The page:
An oak chapel in a French village
Man’s desire for God can sometimes be overwhelming, and on the wave of the rise of religious feeling, people are sometimes able to create completely unique things. For example, to arrange a chapel right in the trunk of a huge thousand-year-old oak.
This unusual sight is located in the small French village of Allouville-Belfosse, halfway between Le Havre and Dieppe.
Exactly how old the oak itself is is unknown, but scientists believe it to be at least 800 years old, perhaps as old as 1,200. In any case, it is one of the oldest trees in France and is now protected by the state.
The size of this venerable representative of wildlife is also quite impressive – 18 meters in height (about 5-story house) and attention – almost 16 meters in girth!
According to local legends, the oak was planted back in 911, in memory of the founding of Normandy. And it was at its foot a century and a half later William the Conqueror rested before he went to conquer England.
But as the years passed, the tree gradually grew old and a natural cavity was formed inside it, which beckoned to anyone who dreamed of solitude.
And so, in 1696, a local priest, an abbot of Detroit decided to test the capacity of this cavity. He promised a cash reward to any boy who could penetrate the oak tree. As a result of the experiment, as many as 40 boys fit inside the tree at a time!
Satisfied with the experience, the abbot set up two chapels in the bowels of the oak. He dedicated the lower one to the Virgin Mary and the upper one to the Tortures of the Cross.
The first thing he did was to mend all the cracks in the oak, and then he constructed among the branches a small bell tower with an iron cross on top. Inside, a small altar was built in the chapel of the Virgin Mary, illuminated by a hanging lamp.
This idea appealed to the taste of many local residents. And in 1710, a friend of the Abbot of Detroit, Father Du Serceau, began to use the upper chapel as a hermit’s cell. There he escaped the hustle and bustle of the world and spent his time in prayer. He sometimes wrote poetry and dedicated an entire poem to the oak tree that sheltered him. True, after Cerso’s death, no one ever occupied his “green cell” again.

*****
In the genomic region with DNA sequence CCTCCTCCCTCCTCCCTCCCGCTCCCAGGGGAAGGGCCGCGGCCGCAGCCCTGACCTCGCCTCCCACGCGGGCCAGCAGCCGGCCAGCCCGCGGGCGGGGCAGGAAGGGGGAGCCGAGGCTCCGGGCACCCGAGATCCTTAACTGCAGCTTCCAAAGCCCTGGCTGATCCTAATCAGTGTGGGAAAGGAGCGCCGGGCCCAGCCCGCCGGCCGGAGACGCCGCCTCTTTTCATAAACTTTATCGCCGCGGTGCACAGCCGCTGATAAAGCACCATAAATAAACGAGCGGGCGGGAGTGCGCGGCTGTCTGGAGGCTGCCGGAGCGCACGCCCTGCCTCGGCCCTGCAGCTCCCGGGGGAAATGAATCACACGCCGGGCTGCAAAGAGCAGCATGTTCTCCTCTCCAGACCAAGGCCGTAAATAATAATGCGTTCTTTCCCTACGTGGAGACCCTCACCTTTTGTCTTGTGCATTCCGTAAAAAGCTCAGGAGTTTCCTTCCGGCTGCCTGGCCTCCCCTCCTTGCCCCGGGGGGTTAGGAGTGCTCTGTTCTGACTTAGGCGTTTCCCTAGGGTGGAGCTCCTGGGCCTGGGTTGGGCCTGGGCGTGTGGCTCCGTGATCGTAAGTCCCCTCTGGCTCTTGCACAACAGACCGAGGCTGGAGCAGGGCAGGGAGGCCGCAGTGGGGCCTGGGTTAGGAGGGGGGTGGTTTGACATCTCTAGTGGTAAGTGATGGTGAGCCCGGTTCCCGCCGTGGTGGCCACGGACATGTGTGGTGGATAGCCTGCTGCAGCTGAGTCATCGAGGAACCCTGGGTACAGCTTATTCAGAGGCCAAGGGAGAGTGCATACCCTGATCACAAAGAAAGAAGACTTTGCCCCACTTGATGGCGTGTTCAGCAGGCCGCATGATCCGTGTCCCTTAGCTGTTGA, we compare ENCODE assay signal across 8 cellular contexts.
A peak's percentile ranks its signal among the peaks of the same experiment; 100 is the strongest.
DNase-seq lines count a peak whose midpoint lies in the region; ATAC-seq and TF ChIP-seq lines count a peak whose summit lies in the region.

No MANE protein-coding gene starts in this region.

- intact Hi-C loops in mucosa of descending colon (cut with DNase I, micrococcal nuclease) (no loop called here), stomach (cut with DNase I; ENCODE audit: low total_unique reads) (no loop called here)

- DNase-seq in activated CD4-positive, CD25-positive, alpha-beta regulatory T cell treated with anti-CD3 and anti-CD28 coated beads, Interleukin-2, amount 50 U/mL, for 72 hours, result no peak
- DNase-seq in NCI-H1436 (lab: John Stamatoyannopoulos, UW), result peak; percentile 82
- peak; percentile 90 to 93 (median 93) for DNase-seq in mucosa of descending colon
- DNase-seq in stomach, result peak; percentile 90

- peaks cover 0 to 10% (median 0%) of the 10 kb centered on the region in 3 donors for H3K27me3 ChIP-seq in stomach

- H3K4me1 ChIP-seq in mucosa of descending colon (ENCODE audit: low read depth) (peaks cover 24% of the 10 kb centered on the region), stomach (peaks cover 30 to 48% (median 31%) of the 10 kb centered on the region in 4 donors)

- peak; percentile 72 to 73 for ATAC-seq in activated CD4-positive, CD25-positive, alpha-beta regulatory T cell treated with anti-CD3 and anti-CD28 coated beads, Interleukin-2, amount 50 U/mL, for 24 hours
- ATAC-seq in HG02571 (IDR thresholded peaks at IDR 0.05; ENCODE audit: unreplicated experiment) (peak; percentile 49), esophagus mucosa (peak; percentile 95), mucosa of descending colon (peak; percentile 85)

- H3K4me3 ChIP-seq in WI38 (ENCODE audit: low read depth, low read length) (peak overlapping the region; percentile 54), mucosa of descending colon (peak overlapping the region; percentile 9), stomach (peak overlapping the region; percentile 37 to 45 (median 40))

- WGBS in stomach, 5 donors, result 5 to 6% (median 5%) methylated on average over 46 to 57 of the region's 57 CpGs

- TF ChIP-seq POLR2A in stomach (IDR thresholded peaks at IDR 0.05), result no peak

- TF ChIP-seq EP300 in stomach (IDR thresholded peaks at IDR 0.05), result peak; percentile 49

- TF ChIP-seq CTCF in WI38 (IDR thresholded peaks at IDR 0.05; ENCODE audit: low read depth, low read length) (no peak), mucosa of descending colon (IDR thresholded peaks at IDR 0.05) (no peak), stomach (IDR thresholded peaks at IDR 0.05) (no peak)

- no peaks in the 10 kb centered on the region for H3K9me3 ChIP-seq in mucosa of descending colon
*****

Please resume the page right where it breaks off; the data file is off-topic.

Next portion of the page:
And there was no time for it. Soon the Revolution broke out. Of course, such a striking landmark as the chapel in the oak could not escape the eyes of the Jacobins, who dreamed of creating a new religion of Reason.
They destroyed without pity everything previously considered sacred; even Notre Dame de Paris was on the verge of being destroyed, not to mention the provincial shrine. Moreover, over the years, many legends have been made about the mystical power of the oak, and the new “progressive” authorities hated legends and mysticism even more than they hated religion.
The tree was saved by a simple village teacher, Jean-Baptiste Banner. He quickly realized what idea the revolutionaries were obsessed with, and hung a sign on the oak tree “The Temple of Prudence.
The bad years passed, the monarchy in France was restored, and respect for the sacred returned. Then, Empress Eugenie Montijo, wife of Napoleon III, even donated a beautiful gilded statue of the Virgin Mary to the chapel.
In the life of the oak came quiet times, but the chapel in it gradually dilapidated and slowly deteriorated. In the middle of the XIX century, restoration was already necessary. Then the amazing structure was restored by donations. Soon it was granted the status of a landmark, and now all the care of maintaining the chapel in good condition fell on the inhabitants of Alluville.
The next attack came whence one could not expect. In 1912, lightning struck the tree and chipped off half of its trunk. The oak survived, the chapel was rebuilt again, but since then they have been watching them even more carefully.
Today, the Alluville Oak is considered one of the most popular tourist spots in this part of Normandy. And restorers have to constantly protect the venerable tree from the influx of tourists.
Let us hope that their efforts are not wasted and the ancient chapel in the branches of an even older tree will remain the main relic and pride of the quiet French village for many years to come.